In the backfield, most people with knowledge of the team feel that Bell will not be able to overturn his four game suspension. When he’s on the field, Bell might be the most dynamic and productive running back in the NFL, in terms of total yards per scrimmage. But while he serves that suspension, the Steelers are more than comfortable with 33-year-old backup running back DeAngelo Williams, who ran for 801 yards and 11 touchdowns in the 10 games that Bell was injured last year.
As long as this team has Roethlisberger, the one-two punch of Bell and Williams, and that wide receiving corps headlined by Antonio Brown, all coupled with an offensive line featuring two Pro Bowl players (center Maurkice Pouncey and guard David DeCastro), the offense has the ability to outscore nearly anyone they play.
As per their traditional modus operandi, the Steelers eschewed making any significant additions in free agency, and focused on adding young talent through the draft whom they can develop into future starters (thanks to their benchmark organizational stability). This is especially the case on defense, as the team continues to rebuild the unit with young talent to mold into the next generation of great Steelers. Five of Pittsburgh’s last five first round picks were on defense: defensive end Cameron Heyward (2011), outside linebacker Jarvis Jones (2013), inside linebacker Ryan Shazier (2014), outside linebacker Bud Dupree (2015), and most recently, cornerback Artie Burns (2016).
Hayward and defensive end Stephon Tuitt (the Steelers second round pick in 2014) are both young and talented defensive ends that give Pittsburgh a formidable presence on the line of scrimmage. Shazier and Jones both have athleticism to spare, and the Steelers hope they can turn all that talent into on-field productivity.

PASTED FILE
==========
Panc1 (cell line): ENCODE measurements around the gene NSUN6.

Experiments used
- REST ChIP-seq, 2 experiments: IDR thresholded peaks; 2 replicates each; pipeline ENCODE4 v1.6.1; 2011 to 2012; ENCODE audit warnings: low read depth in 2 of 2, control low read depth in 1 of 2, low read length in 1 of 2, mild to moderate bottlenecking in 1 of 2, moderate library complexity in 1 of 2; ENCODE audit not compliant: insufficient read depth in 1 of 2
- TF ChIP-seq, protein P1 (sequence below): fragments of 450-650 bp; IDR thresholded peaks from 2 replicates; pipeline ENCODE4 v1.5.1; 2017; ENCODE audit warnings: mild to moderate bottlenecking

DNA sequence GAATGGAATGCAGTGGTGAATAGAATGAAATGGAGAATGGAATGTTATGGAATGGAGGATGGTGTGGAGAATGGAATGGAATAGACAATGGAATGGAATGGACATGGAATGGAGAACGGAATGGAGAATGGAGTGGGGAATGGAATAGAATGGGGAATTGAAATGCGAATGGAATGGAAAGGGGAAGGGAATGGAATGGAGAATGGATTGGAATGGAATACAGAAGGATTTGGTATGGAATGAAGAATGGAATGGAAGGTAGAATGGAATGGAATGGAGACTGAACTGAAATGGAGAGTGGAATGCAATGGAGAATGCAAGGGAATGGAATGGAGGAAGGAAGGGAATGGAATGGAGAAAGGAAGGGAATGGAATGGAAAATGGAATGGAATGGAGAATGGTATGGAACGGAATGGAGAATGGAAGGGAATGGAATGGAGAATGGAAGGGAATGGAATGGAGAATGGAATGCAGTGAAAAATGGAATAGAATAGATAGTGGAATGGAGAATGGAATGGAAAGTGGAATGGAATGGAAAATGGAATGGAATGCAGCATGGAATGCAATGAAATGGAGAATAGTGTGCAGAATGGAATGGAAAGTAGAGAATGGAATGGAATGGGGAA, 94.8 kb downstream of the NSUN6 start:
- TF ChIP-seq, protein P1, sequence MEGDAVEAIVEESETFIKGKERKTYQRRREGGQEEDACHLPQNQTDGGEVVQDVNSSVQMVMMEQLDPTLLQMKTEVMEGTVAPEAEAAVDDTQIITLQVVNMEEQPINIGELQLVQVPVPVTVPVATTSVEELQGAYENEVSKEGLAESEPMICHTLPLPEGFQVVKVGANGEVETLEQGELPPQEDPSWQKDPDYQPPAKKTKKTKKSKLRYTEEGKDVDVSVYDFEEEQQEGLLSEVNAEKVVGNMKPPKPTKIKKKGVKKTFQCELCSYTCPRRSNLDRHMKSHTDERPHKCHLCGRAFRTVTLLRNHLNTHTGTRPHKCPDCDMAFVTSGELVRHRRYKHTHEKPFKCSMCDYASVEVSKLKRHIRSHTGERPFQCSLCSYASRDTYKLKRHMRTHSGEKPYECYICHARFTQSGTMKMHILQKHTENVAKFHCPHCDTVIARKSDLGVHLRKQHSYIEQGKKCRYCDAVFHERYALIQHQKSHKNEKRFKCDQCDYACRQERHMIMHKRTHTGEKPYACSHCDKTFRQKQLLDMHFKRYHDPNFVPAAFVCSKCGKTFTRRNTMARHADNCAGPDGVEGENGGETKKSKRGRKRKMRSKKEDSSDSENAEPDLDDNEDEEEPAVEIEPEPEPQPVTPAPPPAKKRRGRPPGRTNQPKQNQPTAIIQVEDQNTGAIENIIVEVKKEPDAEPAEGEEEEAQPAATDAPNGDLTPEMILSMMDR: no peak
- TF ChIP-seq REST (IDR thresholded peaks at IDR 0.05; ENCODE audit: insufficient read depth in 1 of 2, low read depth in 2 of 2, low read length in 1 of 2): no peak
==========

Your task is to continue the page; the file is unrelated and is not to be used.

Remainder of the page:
Dupree failed to record a sack in the final eight games of 2015, but after cutting out carbohydrates over the offseason, he came into camp about 20lbs lighter, dropping his weight from 270-plus pounds to around 254. He was already a player known for his quickness off the line and around the edge, and Dupree — and the Steelers — hopes the weight loss will help him better utilize the sub-4.6-second 40 yard dash speed he was known for coming out of college. He hopefully will return to play in 6-8 weeks.
Burns, and defensive back Sean Davis out of the University of Maryland (taken with their second round pick), are ultra-athletic guys who will initially provide depth to the much-maligned Steelers secondary, but will groomed into eventual starters. For now, starting cornerbacks William Gay and Ross Cockrell are really just stopgap guys, who the Steelers would love to replace with the guys they drafted this year.
At Safety, the duo of Mike Mitchell and Robert Golden aren’t going to make Steelers fans forget about Rod Woodson or Troy Polamalu. Mitchell is a favorite of head coach Mike Tomlin, but Shamarko Thomas (the team’s fourth round pick in 2014) hasn’t developed the way they hoped he would; they enter this season hoping Davis will help. In general, it’s strange to see a Steelers team that features zero Pro Bowl players on defense. If this team is to go far into the postseason — and they have all the firepower one could ask for, in order to make a deep postseason run — it will come down to whether this team can simply get the opposing offense off the field, and give the ball back to the offense.
If they can just manage to do that, it’s hard to see this team not winning at least 11 or 12 games in 2016.